The Problem with Old Cache

This was the question our development team had to answer to resolve a fairly significant problem we had discovered with Oracle’s Access Manager.

Picture this.  You are a bank customer with an online account who logged on to the site and is prompted to change your password.

You perform a successful password change, but need to walk away from your computer for a few minutes, so you log off.  You come back within 10 minutes and decide to resume your online activities.  Upon providing your user id and new password, you receive an error message that your credentials are invalid.  You just changed it a minute ago; you clearly recall the new password value.  This must be a mistake, you think, let’s try again.  And again, the same error…, “We are sorry, your information is incorrect, please call our customer service department and wait approximately 45 minutes so we can help you”.

So, while waiting to speak with the customer service, ready to provide all kinds of security questions, including blood and tissue samples, you decide to try again.

You enter your user id and your new password and BINGO!!! You are logged on successfully.  Pretending you didn’t just waste 45 minutes of your life, you resume your online session activities.

What happened?  A few minutes ago it didn’t work, and now it does.

Our team was puzzled.  It passed System Integration and Capacity Testing and no one noticed this?  Here we are in Production and with 30 logons per second and average 15K concurrent sessions; calls were flooding our call centers.


Access Manager’s default cache flush is set to 15 minutes causing a delay in the refresh with new values from the Directory. The web page performed an IDXML call, which initiated the change request and subsequently updated the user’s password in the Directory.  However, the Access Manager’s cache still contained the original password.  When logging back online the Access Manager’s authorization would fail the logon request because of the stale OAM cache.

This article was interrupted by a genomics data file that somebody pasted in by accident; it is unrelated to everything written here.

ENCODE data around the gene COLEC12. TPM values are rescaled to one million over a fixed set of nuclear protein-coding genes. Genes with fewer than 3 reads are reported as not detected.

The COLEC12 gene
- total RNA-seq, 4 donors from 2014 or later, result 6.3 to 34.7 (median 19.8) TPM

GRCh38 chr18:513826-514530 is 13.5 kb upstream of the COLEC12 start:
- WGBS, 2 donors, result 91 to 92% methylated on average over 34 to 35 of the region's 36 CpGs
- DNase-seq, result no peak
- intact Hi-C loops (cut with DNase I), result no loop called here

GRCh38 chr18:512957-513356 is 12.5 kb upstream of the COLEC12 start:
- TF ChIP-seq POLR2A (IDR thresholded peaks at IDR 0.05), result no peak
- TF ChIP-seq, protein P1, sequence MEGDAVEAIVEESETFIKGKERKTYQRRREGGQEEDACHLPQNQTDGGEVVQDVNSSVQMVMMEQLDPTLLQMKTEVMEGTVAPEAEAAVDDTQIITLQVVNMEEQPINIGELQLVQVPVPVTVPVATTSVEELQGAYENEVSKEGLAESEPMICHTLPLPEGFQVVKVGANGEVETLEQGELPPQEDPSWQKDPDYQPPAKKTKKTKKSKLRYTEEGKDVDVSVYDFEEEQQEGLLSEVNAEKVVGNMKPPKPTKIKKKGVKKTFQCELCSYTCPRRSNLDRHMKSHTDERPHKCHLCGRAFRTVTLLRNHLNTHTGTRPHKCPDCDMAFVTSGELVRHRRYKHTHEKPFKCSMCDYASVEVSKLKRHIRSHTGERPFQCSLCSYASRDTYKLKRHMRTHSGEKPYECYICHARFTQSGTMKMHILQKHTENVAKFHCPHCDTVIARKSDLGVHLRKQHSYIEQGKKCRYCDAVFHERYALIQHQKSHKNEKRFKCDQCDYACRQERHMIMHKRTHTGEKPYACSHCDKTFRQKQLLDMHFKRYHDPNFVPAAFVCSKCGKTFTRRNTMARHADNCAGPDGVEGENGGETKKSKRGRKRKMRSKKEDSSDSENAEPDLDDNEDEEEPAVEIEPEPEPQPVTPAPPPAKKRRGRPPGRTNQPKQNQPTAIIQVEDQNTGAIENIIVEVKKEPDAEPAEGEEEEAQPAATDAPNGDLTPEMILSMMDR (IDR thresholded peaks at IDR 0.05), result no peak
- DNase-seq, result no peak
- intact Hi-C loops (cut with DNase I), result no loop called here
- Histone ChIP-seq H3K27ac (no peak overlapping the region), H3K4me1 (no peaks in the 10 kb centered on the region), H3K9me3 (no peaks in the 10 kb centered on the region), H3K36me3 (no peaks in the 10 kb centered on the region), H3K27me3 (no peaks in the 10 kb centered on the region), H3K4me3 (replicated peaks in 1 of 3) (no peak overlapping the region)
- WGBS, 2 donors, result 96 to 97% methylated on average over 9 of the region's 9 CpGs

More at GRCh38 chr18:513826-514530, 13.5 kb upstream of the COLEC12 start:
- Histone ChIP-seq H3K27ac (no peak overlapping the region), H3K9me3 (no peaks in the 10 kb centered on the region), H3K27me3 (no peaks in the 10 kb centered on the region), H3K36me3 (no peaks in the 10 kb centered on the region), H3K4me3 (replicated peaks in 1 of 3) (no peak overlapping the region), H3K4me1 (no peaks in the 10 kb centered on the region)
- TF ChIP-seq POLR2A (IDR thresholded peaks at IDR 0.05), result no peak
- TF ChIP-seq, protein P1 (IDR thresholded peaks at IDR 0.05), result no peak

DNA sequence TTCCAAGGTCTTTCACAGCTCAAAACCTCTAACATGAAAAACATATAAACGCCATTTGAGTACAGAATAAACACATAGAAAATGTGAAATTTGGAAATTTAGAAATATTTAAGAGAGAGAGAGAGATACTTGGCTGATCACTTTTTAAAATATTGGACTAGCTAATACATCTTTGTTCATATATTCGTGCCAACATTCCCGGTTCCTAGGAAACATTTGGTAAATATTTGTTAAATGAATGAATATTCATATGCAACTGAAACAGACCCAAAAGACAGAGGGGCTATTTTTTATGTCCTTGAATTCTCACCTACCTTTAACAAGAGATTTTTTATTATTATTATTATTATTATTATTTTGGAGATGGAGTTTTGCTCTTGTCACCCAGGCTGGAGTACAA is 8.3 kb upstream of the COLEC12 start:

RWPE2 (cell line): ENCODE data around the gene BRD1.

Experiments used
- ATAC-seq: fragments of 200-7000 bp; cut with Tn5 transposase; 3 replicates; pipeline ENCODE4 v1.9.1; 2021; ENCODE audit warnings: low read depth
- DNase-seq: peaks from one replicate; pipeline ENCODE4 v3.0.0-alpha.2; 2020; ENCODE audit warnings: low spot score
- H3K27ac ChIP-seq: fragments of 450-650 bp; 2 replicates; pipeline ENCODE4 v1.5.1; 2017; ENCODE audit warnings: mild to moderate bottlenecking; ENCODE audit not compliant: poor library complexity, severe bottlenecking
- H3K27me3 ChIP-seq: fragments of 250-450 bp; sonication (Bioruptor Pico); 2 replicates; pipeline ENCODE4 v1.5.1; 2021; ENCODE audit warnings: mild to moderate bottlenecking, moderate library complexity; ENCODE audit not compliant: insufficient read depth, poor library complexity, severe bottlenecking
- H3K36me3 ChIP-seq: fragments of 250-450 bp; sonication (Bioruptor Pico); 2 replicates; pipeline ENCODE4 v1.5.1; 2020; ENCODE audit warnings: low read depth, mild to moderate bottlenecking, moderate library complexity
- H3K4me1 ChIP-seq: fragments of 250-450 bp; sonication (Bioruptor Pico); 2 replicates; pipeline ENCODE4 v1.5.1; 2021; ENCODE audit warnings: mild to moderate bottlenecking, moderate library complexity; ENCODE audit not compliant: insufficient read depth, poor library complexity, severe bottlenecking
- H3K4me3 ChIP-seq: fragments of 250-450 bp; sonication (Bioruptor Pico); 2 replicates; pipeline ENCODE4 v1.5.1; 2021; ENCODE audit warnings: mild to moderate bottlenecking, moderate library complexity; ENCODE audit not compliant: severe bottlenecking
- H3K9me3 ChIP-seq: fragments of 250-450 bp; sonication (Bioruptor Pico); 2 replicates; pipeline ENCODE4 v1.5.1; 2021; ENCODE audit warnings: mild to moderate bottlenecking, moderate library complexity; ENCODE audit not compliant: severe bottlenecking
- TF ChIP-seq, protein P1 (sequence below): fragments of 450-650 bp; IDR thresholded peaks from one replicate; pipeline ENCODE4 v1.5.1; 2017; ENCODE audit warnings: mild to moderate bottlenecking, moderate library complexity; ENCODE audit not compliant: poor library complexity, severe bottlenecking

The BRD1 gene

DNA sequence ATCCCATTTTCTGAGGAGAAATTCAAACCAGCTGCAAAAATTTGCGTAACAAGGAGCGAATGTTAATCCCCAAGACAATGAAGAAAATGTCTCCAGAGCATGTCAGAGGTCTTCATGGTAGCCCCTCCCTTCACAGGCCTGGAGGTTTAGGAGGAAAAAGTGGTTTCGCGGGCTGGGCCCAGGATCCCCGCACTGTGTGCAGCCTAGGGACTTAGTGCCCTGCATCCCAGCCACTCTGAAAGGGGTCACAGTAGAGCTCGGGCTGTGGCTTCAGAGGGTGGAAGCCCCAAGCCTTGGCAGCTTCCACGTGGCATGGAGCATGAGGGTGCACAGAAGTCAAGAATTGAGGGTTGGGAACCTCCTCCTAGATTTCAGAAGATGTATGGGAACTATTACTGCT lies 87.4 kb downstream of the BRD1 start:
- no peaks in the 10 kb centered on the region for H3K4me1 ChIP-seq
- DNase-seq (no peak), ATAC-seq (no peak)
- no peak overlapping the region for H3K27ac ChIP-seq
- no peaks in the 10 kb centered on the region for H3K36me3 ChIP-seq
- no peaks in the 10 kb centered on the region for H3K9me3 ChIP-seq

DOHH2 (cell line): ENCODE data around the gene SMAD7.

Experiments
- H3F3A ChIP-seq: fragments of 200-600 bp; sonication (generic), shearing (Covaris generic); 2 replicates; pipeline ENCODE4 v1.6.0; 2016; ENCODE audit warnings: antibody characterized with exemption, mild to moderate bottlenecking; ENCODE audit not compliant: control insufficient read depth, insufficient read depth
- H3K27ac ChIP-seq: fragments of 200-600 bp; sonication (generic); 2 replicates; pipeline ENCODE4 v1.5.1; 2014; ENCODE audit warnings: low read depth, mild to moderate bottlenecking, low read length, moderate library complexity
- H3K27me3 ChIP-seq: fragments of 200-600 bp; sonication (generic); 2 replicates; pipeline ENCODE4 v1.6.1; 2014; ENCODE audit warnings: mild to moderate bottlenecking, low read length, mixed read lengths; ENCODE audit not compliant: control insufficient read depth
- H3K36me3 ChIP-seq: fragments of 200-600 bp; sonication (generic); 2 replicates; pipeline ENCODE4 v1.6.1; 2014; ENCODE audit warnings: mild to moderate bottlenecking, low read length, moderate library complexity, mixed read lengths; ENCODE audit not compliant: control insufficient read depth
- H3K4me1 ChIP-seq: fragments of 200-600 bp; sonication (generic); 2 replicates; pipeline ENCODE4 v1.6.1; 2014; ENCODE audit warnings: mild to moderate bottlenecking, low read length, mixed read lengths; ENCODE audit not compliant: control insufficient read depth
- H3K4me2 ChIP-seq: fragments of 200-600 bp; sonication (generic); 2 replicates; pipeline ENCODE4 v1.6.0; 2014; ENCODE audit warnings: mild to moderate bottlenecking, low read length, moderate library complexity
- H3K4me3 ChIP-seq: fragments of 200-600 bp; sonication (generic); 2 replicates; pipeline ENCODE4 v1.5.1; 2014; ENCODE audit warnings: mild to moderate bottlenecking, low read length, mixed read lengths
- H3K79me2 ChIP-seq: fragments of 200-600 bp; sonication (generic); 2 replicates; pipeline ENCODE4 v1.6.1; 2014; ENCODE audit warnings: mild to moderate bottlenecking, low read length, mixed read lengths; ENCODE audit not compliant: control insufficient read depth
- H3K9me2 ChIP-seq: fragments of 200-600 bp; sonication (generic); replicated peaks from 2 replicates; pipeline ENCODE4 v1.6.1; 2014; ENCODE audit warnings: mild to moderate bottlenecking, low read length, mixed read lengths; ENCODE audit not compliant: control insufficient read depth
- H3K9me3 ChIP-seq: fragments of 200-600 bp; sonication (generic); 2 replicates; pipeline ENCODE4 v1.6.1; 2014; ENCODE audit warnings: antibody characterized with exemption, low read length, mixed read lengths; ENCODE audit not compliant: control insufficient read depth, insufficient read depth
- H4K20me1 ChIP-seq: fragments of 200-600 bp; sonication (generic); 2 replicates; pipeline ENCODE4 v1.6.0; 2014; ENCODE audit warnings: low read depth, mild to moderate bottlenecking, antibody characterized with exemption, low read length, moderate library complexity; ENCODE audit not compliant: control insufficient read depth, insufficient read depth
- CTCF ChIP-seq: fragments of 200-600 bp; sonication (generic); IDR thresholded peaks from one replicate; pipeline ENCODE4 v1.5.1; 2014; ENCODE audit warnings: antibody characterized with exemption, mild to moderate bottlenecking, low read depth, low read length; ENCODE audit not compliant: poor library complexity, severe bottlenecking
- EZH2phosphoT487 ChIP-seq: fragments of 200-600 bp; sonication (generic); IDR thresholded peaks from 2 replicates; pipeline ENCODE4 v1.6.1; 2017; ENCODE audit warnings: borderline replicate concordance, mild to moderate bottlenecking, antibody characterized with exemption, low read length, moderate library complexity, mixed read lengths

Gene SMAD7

The way to determine if this was in fact a cache issue is to manually flush the user’s cache using the Access System Console.  Once flushed, if the user can now login successfully, then the issue was more than likely the stale cache.


Assuming this is a cache issue one method to correct this is to reduce the cache size in the Web Gates from 100,000 to 100.  This approach forces increased updates to the directory Directory, however in a high-traffic site environment, going to the directory for information can significantly degrade server performance.

The better solution is to modify the doAccessServerFlush configuration from “FALSE” to “TRUE”.  This signals that the AccessGate client has been configured on the OIS server and it can now begin to send user flush requests to the Access System, using the Access Manager API.

To do this, navigate to the Identity_server_installation_directory/oblix/data/common directory and update the file named: basedbparams.xml

Below is an example of the file:

<?xml version="1.0"?>
 <ParamsCtlg  CtlgName="basedbparams">
 <CompoundList ListName="">
 <SimpleList >
 <NameValPair   ParamName="default_policy" Value="false"/>
 <NameValPair   ParamName="doAccessServerFlush" Value="true"/>
 <NameValPair   ParamName="enableAllowAccessCache" Value="true"/>
 <NameValPair   ParamName="SelfRegGeneratesSSOCookie" Value="false"/>
 <NameValPair   ParamName="SR_SSOCookieMethod" Value="GET"/>
 <NameValPair   ParamName="SR_SSOCookieURL" Value="/identity/oblix"/>
 <NameValPair   ParamName="SR_SSOCookiePath" Value="/"/>
 <NameValPair   ParamName="criticalReadForPostModify" Value="false"/>